For this month’s column, I received a request to write about helping fearful dogs. This is a topic I feel very close to: if I hadn’t adopted a fearful dog almost a decade ago, I might not have become a trainer. But it’s also a topic I had qualms about covering in this forum, because many fearful dogs and their owners need professional help, and the advice in this column shouldn’t be taken as a substitute.
Before we go any further, let’s talk about what we mean by “fearful”—both generally and when referring to a specific dog. I’m going to use the term throughout this post, because it’s very convenient shorthand. But labels like “fearful” (or “aggressive,” or “reactive,” or “shy”) don’t actually help us much in targeting the behaviors we hope to change or the situations that trigger them, both of which are crucial to identify before making a behavior modification plan. A dog who displays fearful behavior on leash on the street may not display it when guests enter the home, when playing with the neighbor’s dog in the yard, or while snuggled up on the couch with you. Is this dog rightly called “fearful”? It doesn’t really matter, because the specifics are what we’ll use in figuring out what to do.
Speaking of “fearful behavior,” what is it? Even the most dog-ignorant human can probably recognize that cowering, trembling, wincing, and bolting are fear-based. But fear or anxiety are also at the root of most aggression in dogs, and aggressive behaviors—including barking, lunging, lip lifting, growling, snapping, and biting—are also normal responses to fear. And there are many, more subtle signals between cowering and aggression that most humans have not been taught to see.
If you think your dog has a fear issue, here are six things you can do before and while you seek help from a qualified behavior professional.
Recognize that abnormal fear is not a training problem. Abnormal fear and anxiety—where the response is disproportionate to the actual threat—sometimes stem from actual trauma, but very often are the result of poor or incomplete socialization under the age of 16 weeks. Sometimes they have a genetic component, too: you can do everything right and still end up with a fearful dog. These deficits can’t be completely taught away, and while great strides can be made, your dog will likely always need some degree of help in managing his environment.
Refrain from punishing the dog. If you were afraid of spiders, and every time you shrieked because you saw one, someone pinched, choked, or shocked you, do you think you would you become more or less afraid of spiders? Unfortunately, many dogs are punished for the behavior they display when they are afraid, which can actually increase fear and aggression. And punishment doesn’t have to be severe to have that effect. For a dog who really doesn’t want to be petted by a stranger, holding his leash tight so the stranger can pet him can punish his efforts to say “no thanks.”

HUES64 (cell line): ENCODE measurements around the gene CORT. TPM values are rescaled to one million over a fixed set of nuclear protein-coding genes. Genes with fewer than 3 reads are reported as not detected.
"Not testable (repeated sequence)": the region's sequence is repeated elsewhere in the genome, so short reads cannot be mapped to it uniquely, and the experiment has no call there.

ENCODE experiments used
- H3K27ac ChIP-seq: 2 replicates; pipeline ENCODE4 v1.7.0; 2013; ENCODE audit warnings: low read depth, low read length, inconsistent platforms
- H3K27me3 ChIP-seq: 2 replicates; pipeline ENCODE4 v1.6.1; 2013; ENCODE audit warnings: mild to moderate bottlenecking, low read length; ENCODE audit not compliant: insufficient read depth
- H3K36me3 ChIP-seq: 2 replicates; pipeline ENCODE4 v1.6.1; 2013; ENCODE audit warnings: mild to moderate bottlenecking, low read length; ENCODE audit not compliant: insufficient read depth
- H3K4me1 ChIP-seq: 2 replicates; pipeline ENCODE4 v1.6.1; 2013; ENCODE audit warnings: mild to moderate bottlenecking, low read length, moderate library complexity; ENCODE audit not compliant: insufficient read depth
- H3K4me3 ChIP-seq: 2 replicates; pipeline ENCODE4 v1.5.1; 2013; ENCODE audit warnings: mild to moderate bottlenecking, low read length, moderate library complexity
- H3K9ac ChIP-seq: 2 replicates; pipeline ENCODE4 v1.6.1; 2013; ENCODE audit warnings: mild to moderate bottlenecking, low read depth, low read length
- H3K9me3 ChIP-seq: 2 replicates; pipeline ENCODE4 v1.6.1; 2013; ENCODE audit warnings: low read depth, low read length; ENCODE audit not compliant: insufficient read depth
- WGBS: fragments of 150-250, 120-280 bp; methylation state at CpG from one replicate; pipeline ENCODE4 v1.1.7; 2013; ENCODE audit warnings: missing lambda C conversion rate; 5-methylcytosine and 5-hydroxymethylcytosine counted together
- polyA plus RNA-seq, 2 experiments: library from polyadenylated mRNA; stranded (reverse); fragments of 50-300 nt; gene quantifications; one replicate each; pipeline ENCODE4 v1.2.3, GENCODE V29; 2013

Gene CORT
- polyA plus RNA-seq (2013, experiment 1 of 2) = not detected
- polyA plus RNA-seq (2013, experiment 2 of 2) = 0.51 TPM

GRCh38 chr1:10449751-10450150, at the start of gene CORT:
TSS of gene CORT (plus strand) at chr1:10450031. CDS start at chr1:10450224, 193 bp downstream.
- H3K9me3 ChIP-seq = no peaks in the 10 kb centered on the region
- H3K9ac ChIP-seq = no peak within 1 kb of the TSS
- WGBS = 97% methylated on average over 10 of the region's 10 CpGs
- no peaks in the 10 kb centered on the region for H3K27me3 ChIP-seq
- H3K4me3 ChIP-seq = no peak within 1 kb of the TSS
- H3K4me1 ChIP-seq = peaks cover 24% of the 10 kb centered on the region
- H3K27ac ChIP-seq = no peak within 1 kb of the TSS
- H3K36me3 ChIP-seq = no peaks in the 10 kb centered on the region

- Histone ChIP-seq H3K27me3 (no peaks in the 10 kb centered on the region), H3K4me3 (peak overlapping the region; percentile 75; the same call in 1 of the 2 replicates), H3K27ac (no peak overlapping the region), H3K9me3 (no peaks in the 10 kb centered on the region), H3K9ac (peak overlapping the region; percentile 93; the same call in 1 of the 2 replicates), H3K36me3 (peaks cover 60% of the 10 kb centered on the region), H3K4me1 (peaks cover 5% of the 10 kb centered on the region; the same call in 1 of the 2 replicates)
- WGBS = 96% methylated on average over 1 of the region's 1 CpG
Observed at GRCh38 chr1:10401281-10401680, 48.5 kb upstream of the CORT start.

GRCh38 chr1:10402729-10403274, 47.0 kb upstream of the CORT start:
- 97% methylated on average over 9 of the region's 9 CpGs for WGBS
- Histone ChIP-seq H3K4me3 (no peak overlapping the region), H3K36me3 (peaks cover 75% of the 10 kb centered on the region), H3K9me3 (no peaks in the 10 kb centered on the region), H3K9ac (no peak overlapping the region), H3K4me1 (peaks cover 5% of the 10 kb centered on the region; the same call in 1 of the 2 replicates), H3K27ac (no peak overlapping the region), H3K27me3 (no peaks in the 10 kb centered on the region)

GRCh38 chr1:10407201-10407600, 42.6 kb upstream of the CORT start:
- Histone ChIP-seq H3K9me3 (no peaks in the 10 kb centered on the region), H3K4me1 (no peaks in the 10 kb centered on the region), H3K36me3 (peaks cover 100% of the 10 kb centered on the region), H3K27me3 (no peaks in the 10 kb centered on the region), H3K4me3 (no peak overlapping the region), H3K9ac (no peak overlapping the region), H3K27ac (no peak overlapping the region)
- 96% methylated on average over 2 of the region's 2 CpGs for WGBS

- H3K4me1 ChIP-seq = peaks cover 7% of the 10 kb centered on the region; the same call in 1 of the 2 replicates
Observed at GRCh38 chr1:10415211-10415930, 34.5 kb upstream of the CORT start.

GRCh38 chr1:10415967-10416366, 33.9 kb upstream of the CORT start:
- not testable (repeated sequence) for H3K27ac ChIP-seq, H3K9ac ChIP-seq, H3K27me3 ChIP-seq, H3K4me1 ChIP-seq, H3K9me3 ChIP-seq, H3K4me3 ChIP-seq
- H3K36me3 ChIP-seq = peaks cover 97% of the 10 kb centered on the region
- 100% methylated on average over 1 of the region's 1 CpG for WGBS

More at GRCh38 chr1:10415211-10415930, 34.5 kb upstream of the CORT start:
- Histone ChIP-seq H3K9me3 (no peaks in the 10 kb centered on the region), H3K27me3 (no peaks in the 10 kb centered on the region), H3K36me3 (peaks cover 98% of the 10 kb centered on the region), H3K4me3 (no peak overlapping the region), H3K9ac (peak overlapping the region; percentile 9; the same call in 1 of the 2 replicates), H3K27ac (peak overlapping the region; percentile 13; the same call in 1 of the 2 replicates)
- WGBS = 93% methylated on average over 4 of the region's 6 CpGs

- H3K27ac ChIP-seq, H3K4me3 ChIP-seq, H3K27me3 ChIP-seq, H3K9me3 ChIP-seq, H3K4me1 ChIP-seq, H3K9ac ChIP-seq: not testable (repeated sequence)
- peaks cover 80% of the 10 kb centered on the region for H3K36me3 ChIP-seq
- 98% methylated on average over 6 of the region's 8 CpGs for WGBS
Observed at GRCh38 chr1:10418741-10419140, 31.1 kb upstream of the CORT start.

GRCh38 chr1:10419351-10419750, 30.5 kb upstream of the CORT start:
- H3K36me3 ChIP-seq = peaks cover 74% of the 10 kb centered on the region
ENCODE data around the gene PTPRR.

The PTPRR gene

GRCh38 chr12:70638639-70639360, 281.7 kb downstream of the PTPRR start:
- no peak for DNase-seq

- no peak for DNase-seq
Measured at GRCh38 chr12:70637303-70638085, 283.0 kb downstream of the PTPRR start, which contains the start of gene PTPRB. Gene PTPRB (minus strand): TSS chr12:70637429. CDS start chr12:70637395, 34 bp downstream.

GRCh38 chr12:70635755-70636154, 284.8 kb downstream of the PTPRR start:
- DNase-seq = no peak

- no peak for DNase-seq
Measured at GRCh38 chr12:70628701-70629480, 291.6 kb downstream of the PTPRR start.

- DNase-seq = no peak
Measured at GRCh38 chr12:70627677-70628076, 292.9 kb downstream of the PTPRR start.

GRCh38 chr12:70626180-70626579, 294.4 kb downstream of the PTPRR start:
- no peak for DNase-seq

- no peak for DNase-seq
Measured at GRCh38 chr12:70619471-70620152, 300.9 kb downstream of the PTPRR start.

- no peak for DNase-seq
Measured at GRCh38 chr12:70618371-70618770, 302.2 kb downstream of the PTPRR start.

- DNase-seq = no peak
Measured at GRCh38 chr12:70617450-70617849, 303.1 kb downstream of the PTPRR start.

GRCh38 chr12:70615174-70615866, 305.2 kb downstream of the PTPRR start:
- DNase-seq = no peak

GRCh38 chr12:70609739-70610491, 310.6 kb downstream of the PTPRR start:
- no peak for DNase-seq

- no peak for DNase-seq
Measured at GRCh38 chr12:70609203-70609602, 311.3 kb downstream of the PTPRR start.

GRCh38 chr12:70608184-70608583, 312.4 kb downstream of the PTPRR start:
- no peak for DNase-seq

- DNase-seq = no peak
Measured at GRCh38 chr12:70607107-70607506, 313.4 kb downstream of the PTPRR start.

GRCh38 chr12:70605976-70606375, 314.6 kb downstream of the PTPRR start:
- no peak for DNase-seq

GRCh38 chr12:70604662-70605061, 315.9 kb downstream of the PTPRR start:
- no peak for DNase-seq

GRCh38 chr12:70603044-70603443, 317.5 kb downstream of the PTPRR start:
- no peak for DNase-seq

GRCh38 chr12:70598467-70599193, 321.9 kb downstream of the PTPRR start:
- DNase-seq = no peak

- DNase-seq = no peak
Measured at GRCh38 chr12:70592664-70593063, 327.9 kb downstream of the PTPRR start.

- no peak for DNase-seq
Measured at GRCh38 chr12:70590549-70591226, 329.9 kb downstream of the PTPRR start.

Learn to read your dog’s body language. Dogs escalate their responses to fear and stress in a fairly predictable way, and learning to respond appropriately to the earliest signs will help you avoid full-blown fear reactions. The resources provided at Doggone Safe are a good start.
Protect your dog from triggers. This is not a cop-out. It’s the least you need to do for a fearful dog, even (and especially) if you aren’t going to do anything else. Pushing a dog to “just deal with it” or trying to “show him there’s nothing to be afraid of” is likely to cause further sensitization. Not to mention escalation: a dog who learns he can’t just move away from the scary thing may decide he needs to defend himself. (Remind me sometime to tell you the story of how, before I knew any of this, my dog came to bite a life-size bronze buffalo.) What’s more, practice makes perfect with all behaviors, not just the ones you teach on purpose. The more a dog learns that a behavior “works” to get distance from a scary thing, the stronger the behavior will get and the quicker he’ll resort to it.
Train your dog using positive reinforcement. Learning that one’s behavior can predictably produce desired outcomes is essential to good behavioral health (a mind-blowing thing I learned from Dr. Susan Friedman). And simple behaviors with a thick bank account of positive reinforcement behind them will form the foundation of a plan for reducing fear and changing fearful behavior. Clicker training can be an especially good way of working with a fearful dog, because it can be extremely hands-off and builds in small, achievable increments on whatever behavior the dog is already offering.
Talk to your vet at the beginning, not the end. Some dogs need medical intervention just to be able to learn new behaviors, or to perform them in scary contexts. Determining if your dog is one of them shouldn’t be a last resort. The more a dog learns that there is cause to be fearful, and that his behavior produces relief, the harder it will be to persuade him otherwise. In her current webinar, Fearfuldogs.com’s Debbie Jacobs likens waiting to try behavioral medication to waiting to try antibiotics for an infection: by the time the infection gets really bad, the antibiotics may no longer work. If your vet isn’t experienced with behavioral medicine, she can refer you to a veterinary behaviorist.